New Disquietude podcast episode: music by Lesley Flanigan, Dave Seidel, KMRU, Celia Hollander, and John Hooper; interview with Flanigan; commentary; short essay on reading waveforms. • F.A.Q.Key Tags: #saw2for33third, #field-recording, #classical, #juntoElsewhere: Twitter, SoundCloud, Instagram

Listening to art. Playing with audio. Sounding out technology. Composing in code. Rewinding the soundscape.

Monthly Archives: May 2010

Luke Moldof Live (MP3)

The skittery vocalizing and dusty rumble that open Luke Moldof‘s recent live performance on Rare Frequency have a ritual vibe to them — not the tabla-banging drum-circle vibe of post-hippie space music, but a sense of ritual purpose nonetheless. This may have to do with melodic fragments that could be mistaken for distant, obfuscated Native American chanting. Or it could be the result of the sheer intense concentration inherent in Moldof’s music, a music in which small scratchy noises take center stage only to be slightly nudged one way or another (MP3), and the occasional appearance of guitar is less a matter of playing in the traditional sense, and more a matter of yet another sound object a mix that emphasizes deep quietude:

[audio:|titles=”Podcast Special Ed. 46: Live on Rare Frequency 04/29/10″|artists=Luke Moldof’]

Interview with Moldof at, in which he talks about his interest in extremes of volume:

I think that things that are very quiet and sparse can often be way more “extreme”than things that are deafeningly loud with all the spaces filled up. I guess my main reasons for being drawn to extreme volume is that the sound becomes more of a physical presence and can be felt in the body. There are also things that come out in high volumes that wouldn’t otherwise be apparent. For instance if you listen to Phill Niblock extremely loud, you will hear a lot of things that you wouldn’t hear at a moderate volume.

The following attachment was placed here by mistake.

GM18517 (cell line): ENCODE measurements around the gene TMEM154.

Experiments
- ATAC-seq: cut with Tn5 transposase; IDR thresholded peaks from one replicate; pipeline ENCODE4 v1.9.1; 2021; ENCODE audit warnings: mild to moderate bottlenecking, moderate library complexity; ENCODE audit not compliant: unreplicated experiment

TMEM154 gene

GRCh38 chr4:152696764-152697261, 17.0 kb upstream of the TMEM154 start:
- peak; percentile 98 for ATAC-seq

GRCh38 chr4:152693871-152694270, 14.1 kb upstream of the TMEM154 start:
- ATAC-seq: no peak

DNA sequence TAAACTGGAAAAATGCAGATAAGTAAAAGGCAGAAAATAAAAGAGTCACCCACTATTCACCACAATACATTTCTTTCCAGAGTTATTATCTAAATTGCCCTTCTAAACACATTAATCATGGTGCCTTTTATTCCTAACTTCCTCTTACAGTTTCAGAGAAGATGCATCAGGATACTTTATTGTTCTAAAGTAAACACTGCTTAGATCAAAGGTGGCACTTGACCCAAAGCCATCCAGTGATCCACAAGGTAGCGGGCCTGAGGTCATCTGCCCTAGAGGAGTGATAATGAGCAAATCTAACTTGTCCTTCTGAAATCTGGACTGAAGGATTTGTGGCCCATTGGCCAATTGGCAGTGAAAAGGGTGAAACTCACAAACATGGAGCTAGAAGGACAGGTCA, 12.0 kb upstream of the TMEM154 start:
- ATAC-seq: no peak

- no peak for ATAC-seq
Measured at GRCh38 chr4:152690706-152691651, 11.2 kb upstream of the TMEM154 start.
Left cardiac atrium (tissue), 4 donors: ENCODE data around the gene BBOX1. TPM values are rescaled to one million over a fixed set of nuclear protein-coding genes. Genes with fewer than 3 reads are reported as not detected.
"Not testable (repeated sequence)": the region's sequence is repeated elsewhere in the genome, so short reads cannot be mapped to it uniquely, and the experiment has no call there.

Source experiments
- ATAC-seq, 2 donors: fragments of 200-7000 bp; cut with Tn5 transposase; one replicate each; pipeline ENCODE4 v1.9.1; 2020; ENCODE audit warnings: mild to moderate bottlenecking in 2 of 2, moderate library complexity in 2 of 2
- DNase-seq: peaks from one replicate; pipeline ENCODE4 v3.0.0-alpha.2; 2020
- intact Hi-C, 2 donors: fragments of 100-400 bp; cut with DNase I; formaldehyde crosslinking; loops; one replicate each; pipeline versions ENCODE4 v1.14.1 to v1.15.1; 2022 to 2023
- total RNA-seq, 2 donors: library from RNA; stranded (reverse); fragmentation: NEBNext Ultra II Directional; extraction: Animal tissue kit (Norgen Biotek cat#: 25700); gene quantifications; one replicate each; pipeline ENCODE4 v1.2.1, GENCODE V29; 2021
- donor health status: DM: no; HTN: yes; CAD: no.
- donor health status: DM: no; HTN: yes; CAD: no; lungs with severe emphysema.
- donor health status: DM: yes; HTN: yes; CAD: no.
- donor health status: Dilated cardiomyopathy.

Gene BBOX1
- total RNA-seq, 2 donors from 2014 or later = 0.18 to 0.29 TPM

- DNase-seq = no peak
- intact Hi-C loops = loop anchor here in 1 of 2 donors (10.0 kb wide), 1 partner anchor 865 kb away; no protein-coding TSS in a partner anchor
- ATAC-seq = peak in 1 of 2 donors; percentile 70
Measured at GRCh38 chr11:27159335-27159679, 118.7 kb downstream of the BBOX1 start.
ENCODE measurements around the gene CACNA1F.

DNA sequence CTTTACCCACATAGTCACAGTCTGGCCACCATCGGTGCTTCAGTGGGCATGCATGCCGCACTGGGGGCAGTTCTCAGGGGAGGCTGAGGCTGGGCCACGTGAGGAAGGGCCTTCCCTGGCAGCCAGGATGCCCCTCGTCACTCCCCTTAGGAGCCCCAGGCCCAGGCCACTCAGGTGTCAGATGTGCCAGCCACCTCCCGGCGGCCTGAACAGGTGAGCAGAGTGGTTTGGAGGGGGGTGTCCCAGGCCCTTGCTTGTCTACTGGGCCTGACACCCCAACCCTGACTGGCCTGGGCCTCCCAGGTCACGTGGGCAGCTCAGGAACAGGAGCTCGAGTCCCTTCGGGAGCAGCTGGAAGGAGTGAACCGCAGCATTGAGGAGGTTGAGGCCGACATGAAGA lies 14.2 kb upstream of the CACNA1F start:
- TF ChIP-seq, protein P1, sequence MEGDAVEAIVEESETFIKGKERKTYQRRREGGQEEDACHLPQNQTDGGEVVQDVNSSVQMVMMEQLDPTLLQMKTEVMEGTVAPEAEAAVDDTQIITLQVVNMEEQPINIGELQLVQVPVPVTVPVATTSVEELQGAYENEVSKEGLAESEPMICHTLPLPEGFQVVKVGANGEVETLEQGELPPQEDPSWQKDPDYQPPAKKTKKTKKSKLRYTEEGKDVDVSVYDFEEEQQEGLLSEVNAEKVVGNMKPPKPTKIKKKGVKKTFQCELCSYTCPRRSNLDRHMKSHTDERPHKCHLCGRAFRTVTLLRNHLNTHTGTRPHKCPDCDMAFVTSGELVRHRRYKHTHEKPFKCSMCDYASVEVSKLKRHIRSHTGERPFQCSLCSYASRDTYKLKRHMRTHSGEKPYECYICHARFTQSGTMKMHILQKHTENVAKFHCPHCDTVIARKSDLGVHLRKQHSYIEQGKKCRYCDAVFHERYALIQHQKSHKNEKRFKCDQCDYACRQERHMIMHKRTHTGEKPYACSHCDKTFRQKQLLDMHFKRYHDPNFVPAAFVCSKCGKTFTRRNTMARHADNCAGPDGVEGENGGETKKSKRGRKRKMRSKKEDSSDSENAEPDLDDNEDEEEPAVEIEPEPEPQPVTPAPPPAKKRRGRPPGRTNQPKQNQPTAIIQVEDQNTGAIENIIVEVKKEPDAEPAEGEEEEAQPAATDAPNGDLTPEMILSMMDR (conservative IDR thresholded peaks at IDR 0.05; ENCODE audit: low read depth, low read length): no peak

Original post at

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Pandora’s Drone Box (MP3s)

The retro-futurist work of instrument designer Arius Blaze involves Edison-era-looking electronics that are, in fact, devices of exploratory music-making.

Packed inside the wooden box that is Drone Scape X, shown here, is just such a sonic engine. Its capabilities are described by Blaze as follows: “Based on step shifting oscillation run through a built in delay — capable of extremely tight notated repeats and up to about 1.5 seconds.” To further show off the piece, he’s recorded these six drones. The results range from chaotic noise-mongering (MP3) to raging industrial shudders (MP3) to glitch-laced white noise (MP3) to sheets of bright static (MP3) to android vocalizations (MP3) to field recordings of alien mission control (MP3).

[audio:|titles=”Drone Scape 1″|artists=Arius Blaze] [audio:|titles=”Drone Scape 2″|artists=Arius Blaze] [audio:|titles=”Drone Scape 3″|artists=Arius Blaze] [audio:|titles=”Drone Scape 4″|artists=Arius Blaze] [audio:|titles=”Drone Scape 5″|artists=Arius Blaze] [audio:|titles=”Drone Scape 6″|artists=Arius Blaze]

More on the equipment, which is for sale in a limited edition, at

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Funki Porcini Talks & Spins (MP3)

Seven years after Fast Asleep, Funki Porcini is back in the downtempo business, with a slew of one-off EPs and singles, and a full album, On, on his longtime label, Ninja Tune, released earlier this month. Ninja Tune has several podcasts, including one from its hip-hop imprint Big Dada, one from founders label Coldcut, and one of its long-running Solid Steel radio shows. Funki Porcini, born James Braddell, appeared on its fourth cast, the proper label podcast, recently to talk about his new work, the extended break between releases, and some of his favorite music (MP3):